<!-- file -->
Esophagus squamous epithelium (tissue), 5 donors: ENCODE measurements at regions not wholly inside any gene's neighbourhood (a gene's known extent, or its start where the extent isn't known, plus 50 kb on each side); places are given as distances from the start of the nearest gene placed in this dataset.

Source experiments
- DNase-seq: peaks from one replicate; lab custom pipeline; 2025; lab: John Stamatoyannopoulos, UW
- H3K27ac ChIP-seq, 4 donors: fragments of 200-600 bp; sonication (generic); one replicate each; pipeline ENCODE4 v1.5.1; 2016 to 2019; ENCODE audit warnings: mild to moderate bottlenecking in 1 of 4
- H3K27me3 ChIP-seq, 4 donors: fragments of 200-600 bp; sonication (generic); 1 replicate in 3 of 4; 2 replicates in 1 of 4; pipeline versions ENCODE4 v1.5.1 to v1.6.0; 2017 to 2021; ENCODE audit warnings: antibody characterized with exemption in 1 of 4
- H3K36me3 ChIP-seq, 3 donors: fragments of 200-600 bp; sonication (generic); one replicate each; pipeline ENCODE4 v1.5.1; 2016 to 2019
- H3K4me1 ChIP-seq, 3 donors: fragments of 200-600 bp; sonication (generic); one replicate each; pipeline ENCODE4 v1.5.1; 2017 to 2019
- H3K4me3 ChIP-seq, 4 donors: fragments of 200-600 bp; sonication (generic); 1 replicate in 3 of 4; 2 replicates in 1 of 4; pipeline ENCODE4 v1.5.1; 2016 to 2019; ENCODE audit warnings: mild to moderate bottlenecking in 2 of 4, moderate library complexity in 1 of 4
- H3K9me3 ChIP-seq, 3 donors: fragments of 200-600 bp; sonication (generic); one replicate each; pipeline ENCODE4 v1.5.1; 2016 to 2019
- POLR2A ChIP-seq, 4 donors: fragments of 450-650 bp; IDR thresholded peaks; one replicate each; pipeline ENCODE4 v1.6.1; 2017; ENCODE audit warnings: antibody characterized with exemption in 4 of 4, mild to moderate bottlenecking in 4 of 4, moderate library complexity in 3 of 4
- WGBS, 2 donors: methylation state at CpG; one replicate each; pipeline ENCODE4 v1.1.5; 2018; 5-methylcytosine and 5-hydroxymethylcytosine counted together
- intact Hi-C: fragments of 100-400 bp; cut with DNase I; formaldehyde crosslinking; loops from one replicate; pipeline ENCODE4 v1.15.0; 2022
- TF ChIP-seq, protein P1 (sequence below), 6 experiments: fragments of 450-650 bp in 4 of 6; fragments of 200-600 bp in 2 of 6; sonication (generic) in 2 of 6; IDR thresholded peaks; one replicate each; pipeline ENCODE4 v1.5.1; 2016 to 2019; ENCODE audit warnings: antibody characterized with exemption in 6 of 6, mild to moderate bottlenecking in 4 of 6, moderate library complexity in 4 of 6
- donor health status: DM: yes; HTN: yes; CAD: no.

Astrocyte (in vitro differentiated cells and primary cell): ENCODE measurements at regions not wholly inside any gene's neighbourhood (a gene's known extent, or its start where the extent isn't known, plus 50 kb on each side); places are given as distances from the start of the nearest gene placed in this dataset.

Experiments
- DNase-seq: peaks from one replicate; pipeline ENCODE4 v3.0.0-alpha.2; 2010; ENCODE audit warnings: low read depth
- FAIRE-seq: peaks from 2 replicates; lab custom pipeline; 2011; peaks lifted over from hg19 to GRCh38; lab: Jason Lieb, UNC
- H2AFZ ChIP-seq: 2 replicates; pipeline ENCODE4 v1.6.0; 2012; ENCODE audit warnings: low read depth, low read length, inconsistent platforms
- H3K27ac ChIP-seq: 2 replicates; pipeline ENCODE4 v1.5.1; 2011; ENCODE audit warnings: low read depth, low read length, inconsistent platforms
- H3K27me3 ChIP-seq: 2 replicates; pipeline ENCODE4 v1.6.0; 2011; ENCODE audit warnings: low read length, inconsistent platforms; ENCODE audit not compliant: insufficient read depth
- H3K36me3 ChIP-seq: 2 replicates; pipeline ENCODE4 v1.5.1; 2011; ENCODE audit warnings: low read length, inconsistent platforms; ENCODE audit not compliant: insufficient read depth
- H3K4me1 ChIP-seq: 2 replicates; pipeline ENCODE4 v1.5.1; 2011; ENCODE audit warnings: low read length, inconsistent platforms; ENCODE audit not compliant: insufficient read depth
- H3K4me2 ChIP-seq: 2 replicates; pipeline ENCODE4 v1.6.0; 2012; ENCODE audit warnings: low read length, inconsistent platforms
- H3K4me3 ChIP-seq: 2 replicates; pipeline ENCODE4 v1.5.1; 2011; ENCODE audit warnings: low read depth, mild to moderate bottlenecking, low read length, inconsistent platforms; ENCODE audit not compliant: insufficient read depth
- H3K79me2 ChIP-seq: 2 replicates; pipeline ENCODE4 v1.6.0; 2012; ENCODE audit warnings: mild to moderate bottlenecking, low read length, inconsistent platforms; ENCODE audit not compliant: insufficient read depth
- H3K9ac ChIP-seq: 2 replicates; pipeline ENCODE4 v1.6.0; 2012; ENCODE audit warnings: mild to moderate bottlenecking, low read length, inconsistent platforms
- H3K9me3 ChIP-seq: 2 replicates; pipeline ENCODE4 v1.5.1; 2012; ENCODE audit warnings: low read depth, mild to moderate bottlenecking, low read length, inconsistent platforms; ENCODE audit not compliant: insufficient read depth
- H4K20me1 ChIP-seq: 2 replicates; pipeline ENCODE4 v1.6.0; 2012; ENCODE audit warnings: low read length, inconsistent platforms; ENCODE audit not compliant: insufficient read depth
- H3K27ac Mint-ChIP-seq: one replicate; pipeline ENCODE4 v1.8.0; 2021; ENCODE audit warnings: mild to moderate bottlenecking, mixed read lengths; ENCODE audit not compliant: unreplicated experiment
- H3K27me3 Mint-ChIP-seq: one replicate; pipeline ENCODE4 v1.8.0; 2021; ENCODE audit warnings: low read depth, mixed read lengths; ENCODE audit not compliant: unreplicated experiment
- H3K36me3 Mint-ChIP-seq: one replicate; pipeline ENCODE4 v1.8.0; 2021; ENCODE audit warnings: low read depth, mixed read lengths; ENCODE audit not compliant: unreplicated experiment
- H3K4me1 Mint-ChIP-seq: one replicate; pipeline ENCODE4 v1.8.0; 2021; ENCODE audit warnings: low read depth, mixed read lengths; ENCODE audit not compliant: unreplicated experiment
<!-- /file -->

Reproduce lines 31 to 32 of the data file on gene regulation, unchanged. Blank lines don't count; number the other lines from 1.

- H3K27me3 Mint-ChIP-seq: one replicate; pipeline ENCODE4 v1.8.0; 2021; ENCODE audit warnings: low read depth, mixed read lengths; ENCODE audit not compliant: unreplicated experiment
- H3K36me3 Mint-ChIP-seq: one replicate; pipeline ENCODE4 v1.8.0; 2021; ENCODE audit warnings: low read depth, mixed read lengths; ENCODE audit not compliant: unreplicated experiment